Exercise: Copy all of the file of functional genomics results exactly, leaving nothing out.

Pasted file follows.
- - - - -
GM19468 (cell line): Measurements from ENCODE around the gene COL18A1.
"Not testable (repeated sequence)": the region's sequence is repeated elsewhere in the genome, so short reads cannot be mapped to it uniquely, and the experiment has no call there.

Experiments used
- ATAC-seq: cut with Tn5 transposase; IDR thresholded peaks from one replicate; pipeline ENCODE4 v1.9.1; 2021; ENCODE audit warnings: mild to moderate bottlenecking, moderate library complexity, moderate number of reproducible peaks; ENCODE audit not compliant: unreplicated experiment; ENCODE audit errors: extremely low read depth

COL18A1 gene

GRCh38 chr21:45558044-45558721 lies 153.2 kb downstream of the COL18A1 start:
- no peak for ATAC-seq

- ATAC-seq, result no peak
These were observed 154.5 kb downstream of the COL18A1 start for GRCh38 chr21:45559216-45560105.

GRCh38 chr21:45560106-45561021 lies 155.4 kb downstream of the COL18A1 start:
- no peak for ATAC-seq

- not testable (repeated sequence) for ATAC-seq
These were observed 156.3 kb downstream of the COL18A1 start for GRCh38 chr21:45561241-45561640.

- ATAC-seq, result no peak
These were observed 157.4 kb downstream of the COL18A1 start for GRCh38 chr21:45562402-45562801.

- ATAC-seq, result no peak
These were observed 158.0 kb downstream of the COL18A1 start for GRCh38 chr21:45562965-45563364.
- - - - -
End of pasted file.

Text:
GM19468 (cell line): Measurements from ENCODE around the gene COL18A1.
"Not testable (repeated sequence)": the region's sequence is repeated elsewhere in the genome, so short reads cannot be mapped to it uniquely, and the experiment has no call there.

Experiments used
- ATAC-seq: cut with Tn5 transposase; IDR thresholded peaks from one replicate; pipeline ENCODE4 v1.9.1; 2021; ENCODE audit warnings: mild to moderate bottlenecking, moderate library complexity, moderate number of reproducible peaks; ENCODE audit not compliant: unreplicated experiment; ENCODE audit errors: extremely low read depth

COL18A1 gene

GRCh38 chr21:45558044-45558721 lies 153.2 kb downstream of the COL18A1 start:
- no peak for ATAC-seq

- ATAC-seq, result no peak
These were observed 154.5 kb downstream of the COL18A1 start for GRCh38 chr21:45559216-45560105.

GRCh38 chr21:45560106-45561021 lies 155.4 kb downstream of the COL18A1 start:
- no peak for ATAC-seq

- not testable (repeated sequence) for ATAC-seq
These were observed 156.3 kb downstream of the COL18A1 start for GRCh38 chr21:45561241-45561640.

- ATAC-seq, result no peak
These were observed 157.4 kb downstream of the COL18A1 start for GRCh38 chr21:45562402-45562801.

- ATAC-seq, result no peak
These were observed 158.0 kb downstream of the COL18A1 start for GRCh38 chr21:45562965-45563364.